Scott Hulsey, partner at Barnes & Thornburg, former federal prosecutor, and a former chief compliance officer, discusses with Compliance Week how CCOs should respond to the Department of Justice’s recent policy changes regarding corporate crime.
Morgan Stanley fined its employees up to $1 million for using unauthorized communication channels in violation of recordkeeping rules, according to multiple reports.
Recent penalties against Big Four audit firms KPMG, PwC, and EY over allegations of widespread exam cheating have raised concerns prompting regulators to investigate the extent of the practice.
More from Compliance Week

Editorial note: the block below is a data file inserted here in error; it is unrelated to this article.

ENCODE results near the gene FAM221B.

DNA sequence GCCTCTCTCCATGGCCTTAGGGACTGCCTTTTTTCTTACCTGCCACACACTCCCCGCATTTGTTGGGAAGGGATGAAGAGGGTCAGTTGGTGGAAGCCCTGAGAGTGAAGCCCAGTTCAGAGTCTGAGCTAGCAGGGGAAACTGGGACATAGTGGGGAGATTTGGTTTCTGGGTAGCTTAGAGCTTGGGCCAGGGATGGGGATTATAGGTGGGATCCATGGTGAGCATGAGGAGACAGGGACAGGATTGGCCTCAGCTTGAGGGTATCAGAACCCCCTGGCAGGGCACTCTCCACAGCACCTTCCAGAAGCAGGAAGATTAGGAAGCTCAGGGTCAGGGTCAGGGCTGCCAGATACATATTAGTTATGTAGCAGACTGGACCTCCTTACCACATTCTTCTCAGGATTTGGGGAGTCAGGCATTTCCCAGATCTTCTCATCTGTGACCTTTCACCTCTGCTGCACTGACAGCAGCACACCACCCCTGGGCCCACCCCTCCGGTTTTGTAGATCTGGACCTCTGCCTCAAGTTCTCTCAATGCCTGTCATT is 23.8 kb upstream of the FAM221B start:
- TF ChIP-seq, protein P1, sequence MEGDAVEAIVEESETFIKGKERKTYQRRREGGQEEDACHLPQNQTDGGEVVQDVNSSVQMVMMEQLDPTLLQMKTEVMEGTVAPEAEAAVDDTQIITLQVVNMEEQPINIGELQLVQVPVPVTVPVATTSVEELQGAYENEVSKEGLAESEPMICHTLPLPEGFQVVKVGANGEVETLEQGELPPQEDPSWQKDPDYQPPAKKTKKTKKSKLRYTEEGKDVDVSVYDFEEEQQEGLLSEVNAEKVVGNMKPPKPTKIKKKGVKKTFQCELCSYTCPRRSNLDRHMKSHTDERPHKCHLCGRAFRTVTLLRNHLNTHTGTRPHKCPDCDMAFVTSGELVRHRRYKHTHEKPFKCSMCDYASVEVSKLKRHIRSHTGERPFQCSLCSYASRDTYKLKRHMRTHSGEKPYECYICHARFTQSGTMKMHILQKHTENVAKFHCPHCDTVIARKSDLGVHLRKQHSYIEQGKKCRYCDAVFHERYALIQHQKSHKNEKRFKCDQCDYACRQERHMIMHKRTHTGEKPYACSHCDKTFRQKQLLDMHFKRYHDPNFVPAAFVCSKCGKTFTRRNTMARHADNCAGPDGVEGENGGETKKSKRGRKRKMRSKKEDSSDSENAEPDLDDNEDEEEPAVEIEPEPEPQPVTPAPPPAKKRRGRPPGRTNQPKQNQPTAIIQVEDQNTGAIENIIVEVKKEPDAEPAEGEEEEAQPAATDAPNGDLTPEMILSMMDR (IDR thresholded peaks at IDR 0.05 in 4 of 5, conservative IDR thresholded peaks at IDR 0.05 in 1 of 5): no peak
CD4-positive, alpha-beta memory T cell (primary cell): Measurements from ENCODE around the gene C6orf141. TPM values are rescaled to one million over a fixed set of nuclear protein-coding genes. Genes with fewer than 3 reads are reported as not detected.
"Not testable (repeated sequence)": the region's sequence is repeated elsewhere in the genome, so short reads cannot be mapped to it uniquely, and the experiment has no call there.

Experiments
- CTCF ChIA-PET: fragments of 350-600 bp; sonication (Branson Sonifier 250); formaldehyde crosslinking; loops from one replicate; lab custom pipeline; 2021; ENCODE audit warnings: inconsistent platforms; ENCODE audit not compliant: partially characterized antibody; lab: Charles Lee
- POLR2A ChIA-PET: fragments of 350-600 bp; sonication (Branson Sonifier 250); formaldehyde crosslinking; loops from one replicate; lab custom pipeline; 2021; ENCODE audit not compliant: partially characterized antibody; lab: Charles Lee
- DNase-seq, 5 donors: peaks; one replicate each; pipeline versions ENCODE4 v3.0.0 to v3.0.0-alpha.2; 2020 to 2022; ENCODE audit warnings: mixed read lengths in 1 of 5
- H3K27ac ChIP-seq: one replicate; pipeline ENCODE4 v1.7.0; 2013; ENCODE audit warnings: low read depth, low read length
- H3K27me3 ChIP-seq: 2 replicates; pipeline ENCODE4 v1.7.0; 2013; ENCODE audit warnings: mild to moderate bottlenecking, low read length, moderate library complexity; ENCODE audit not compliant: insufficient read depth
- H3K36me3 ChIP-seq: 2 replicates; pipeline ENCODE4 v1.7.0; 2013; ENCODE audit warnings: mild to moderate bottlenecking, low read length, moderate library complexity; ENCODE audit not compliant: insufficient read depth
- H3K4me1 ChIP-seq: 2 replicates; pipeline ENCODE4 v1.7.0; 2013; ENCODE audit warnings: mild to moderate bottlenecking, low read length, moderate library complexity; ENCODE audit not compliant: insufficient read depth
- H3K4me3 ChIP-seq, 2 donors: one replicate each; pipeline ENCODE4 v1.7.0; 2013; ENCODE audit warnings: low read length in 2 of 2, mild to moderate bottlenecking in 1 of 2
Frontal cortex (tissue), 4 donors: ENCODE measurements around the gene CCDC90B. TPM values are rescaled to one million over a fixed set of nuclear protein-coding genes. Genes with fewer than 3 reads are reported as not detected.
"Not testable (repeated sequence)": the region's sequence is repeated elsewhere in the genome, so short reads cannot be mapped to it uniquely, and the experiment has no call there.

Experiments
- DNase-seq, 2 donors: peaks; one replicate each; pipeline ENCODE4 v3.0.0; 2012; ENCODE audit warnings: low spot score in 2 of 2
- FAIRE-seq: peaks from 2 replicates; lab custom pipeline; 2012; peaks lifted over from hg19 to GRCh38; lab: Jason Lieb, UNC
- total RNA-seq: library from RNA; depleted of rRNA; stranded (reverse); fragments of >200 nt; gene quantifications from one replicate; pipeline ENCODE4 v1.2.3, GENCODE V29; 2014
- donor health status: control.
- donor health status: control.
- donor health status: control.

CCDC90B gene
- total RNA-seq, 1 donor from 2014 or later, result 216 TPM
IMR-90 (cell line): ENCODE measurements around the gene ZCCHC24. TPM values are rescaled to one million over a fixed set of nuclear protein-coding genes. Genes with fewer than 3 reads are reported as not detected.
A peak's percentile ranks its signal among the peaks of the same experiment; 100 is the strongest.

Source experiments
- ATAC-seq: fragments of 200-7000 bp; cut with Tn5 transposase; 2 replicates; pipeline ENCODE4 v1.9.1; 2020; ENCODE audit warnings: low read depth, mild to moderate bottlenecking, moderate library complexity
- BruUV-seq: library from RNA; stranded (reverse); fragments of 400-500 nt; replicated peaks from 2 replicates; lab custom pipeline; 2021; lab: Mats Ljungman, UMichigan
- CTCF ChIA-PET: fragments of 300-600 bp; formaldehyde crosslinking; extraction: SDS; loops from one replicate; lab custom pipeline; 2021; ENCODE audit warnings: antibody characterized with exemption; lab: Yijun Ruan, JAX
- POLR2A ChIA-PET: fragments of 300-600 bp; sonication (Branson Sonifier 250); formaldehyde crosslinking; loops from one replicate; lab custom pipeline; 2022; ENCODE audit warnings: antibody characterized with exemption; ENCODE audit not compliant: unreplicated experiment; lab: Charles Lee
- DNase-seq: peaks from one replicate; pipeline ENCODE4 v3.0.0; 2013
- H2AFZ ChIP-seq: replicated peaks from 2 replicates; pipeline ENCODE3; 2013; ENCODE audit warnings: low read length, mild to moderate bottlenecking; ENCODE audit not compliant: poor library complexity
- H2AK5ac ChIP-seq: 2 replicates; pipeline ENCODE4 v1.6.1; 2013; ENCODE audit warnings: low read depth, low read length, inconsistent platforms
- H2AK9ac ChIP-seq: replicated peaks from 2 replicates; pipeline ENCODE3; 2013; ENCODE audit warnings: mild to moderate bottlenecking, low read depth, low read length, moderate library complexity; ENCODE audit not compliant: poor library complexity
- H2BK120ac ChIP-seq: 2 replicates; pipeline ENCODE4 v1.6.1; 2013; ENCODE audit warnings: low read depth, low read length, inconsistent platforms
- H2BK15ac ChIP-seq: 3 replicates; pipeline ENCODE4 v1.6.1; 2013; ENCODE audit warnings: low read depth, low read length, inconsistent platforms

A Johnson & Johnson medical device subsidiary admitted to providing thousands of dollars in equipment as kickbacks to an orthopedic surgeon as part of a $9.75 million settlement reached with the Department of Justice.
Bloomberg Finance agreed to pay $5 million to settle Securities and Exchange Commission charges alleging misleading disclosures it made about how it calculated the valuations it provided on fixed-income securities to the financial services industry.
The Department of Justice’s charges against a U.K. businessman and his Russian partner for evading U.S. sanctions against a Russian oligarch provide insight into how the use of shell companies, third parties, and other methods can thwart the compliance efforts of financial institutions.
Differences in the level of duty of vigilance among supply chain legislation in countries including the United States, United Kingdom, and Germany mean best efforts to root out and stop slave labor and other worker exploitation are not enough, according to experts.